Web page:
The books we read aren’t the only stories we carry with us. That is, the experience of reading breaks itself down into components. There’s the story within the pages, the story of our individual lives that brought us to it, and the wholly personal story that evolves from the encounter with the book itself. Our lives converge with the lives we encounter as we read, and the experience that results becomes a story all its own.
People say that print is dying, that the written word can never survive in the digital age. This may be partly true, but not entirely. The shifts in the publishing and book world are certainly not indicative of any diminishing importance of physical books and the experiences we have with them—for those experiences are very much alive.
Enter Call Me Ishmael, a new endeavor created for the purpose of upholding those life-changing experiences books offered and have to offer. The project is centered around another one of those things that today’s world thinks is on the outs: a good old-fashioned phone call. Dial (774) 325-0503, and leave an anonymous voicemail describing a book close to your heart. Talk about the story it told you, the story you took from it, and how it might have changed your heart.
Logan Smalley and Stephanie Kent, the founders of Call Me Ishmael, stumbled upon the idea for the project while chatting in a New York City bar about their favorite opening lines of literature. When “Call me Ishmael,” the iconic opener of Moby-Dick, was mentioned, they wondered, what if you actually could call Ishmael? What if beloved stories and characters could have audible, real-life resonance? And so the project was born.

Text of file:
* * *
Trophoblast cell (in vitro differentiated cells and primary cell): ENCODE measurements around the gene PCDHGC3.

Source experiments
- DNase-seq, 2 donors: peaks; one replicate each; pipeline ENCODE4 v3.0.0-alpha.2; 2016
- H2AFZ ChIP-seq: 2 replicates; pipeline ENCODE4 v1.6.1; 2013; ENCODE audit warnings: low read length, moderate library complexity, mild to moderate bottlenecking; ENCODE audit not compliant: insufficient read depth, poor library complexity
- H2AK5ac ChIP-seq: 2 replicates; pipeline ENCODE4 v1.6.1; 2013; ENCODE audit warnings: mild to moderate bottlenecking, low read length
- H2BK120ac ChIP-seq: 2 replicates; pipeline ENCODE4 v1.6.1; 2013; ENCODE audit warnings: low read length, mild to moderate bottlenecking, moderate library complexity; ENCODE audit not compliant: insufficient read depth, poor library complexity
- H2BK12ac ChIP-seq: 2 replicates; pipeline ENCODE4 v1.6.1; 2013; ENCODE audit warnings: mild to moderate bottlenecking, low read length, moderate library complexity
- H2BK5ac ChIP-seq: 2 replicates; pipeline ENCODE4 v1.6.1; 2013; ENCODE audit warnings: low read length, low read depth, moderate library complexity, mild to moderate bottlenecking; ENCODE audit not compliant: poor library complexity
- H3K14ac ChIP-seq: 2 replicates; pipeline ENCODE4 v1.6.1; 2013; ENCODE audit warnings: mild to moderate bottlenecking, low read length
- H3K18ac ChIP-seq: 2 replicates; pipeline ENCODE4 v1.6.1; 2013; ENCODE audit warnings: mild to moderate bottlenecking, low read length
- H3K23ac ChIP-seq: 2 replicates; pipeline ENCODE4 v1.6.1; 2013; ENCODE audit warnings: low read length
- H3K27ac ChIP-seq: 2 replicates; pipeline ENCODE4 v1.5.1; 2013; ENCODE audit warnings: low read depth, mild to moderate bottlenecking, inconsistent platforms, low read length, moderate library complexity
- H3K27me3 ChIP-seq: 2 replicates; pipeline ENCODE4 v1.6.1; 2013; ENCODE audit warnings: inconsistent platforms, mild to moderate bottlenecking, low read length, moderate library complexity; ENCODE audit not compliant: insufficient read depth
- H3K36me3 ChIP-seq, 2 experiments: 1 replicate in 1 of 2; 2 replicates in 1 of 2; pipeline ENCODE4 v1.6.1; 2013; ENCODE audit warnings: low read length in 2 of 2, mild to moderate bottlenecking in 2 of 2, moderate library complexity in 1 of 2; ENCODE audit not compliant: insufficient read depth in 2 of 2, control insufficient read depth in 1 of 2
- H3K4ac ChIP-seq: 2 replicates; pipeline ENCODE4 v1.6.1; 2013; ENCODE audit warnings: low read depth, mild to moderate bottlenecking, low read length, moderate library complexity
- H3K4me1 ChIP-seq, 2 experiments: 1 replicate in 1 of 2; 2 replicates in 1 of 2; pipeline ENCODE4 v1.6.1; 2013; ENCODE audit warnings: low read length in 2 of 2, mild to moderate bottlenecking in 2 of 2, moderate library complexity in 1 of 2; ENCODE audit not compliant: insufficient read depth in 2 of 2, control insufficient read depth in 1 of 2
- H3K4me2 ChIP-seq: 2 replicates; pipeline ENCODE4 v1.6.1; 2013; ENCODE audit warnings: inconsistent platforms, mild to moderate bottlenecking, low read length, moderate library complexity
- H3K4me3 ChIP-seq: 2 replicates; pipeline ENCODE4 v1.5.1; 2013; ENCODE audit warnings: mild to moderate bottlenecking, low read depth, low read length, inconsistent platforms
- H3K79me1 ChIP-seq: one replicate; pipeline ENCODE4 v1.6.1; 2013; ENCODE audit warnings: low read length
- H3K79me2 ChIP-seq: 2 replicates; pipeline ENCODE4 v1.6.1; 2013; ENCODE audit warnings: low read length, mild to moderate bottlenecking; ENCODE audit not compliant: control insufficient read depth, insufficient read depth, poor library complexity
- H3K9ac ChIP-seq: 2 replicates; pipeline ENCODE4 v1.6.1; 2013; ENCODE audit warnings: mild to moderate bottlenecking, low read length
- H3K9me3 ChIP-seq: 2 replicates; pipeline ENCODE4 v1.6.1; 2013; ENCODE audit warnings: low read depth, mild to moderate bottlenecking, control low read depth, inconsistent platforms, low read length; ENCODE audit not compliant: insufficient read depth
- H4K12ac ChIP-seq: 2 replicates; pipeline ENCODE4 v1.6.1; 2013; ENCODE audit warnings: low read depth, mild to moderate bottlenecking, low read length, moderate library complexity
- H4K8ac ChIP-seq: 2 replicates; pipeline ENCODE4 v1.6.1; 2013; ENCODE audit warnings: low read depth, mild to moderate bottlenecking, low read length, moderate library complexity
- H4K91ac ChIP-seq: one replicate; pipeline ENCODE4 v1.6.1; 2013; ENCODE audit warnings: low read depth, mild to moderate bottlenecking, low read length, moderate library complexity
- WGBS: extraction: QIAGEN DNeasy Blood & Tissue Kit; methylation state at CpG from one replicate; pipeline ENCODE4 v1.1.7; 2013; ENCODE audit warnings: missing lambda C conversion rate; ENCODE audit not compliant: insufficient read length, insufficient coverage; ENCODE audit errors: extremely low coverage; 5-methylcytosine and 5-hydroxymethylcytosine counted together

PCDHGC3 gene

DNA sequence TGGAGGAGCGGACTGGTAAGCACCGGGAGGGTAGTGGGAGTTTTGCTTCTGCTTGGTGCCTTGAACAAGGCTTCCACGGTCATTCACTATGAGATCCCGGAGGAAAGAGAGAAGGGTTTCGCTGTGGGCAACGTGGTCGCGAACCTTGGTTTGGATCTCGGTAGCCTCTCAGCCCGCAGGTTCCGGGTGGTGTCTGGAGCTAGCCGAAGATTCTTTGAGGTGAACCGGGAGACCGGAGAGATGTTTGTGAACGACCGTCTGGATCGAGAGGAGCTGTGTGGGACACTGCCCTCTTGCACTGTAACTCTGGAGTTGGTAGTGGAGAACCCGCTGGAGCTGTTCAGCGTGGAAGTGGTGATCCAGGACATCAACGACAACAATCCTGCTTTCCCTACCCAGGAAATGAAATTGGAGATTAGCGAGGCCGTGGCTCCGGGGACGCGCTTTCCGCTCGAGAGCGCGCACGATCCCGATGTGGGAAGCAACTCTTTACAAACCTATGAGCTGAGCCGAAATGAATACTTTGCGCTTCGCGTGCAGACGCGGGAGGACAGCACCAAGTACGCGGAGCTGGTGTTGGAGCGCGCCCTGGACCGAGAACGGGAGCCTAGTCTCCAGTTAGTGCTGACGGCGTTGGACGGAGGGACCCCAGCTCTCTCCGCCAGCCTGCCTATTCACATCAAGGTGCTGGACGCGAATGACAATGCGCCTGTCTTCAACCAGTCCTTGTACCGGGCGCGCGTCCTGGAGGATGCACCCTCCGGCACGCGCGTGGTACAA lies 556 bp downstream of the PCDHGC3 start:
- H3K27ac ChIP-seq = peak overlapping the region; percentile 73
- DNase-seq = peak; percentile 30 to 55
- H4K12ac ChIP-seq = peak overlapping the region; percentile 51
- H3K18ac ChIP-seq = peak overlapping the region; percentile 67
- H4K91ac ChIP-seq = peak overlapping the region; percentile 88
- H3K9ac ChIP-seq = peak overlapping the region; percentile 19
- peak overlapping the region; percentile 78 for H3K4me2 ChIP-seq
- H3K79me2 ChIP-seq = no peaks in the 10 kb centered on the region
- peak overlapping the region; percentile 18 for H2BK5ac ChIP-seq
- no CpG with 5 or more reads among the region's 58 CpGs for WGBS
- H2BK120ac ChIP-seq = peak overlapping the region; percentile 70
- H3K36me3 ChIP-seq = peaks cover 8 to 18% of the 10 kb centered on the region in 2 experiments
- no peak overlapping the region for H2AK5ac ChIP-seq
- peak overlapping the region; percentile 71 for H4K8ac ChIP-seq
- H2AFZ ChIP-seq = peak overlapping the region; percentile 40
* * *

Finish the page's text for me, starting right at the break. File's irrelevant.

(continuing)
Call Me Ishmael has seen substantial success since its beginnings in just 2014. The website compiles audios and transcriptions of those messages, and visitors to the site can access over a thousand of the stories. Recordings have been played more than a million times, and more than 2,000 unique messages have been sent. (Of course, some of the messages have been prank calls, but the founders have the sense of humor to enjoy those, too—they compiled a set of the best prank calls for April Fool’s Day last year.)
What’s more, Smalley and Kent opened a Kickstarter campaign this past November to raise money to produce a physical, rotary-style Call Me Ishmael telephone. With a vintage, old school appeal, the phone will be designed with a small placard with numbers corresponding to various books and their personal messages. An app that manages the phone will also allow users to record and upload their own messages about books of their own choosing. It’s anticipated to be popular for libraries, bookstores, and coffee shops; think of the strangely deep connection that can be made, not only with a book but also with another human being and his own story. The campaign met its $10,000 fundraising goal in two days, and currently boasts more than $23,000 in funds to get production going.
The Call Me Ishmael endeavor is intended to tap into why people really love books: it doesn’t only offer book reviews, but instead tells the stories that books carry outside of the words on their pages. Whether for your next recommendation, a tug at your heartstrings, or just the experience of a meaningful connection in an increasingly broken world, Call Me Ishmael is just a phone call away.
Emma’s Books That Rock Next Post:
Bloomberg, Trump, and Dissatisfaction with Decision 2016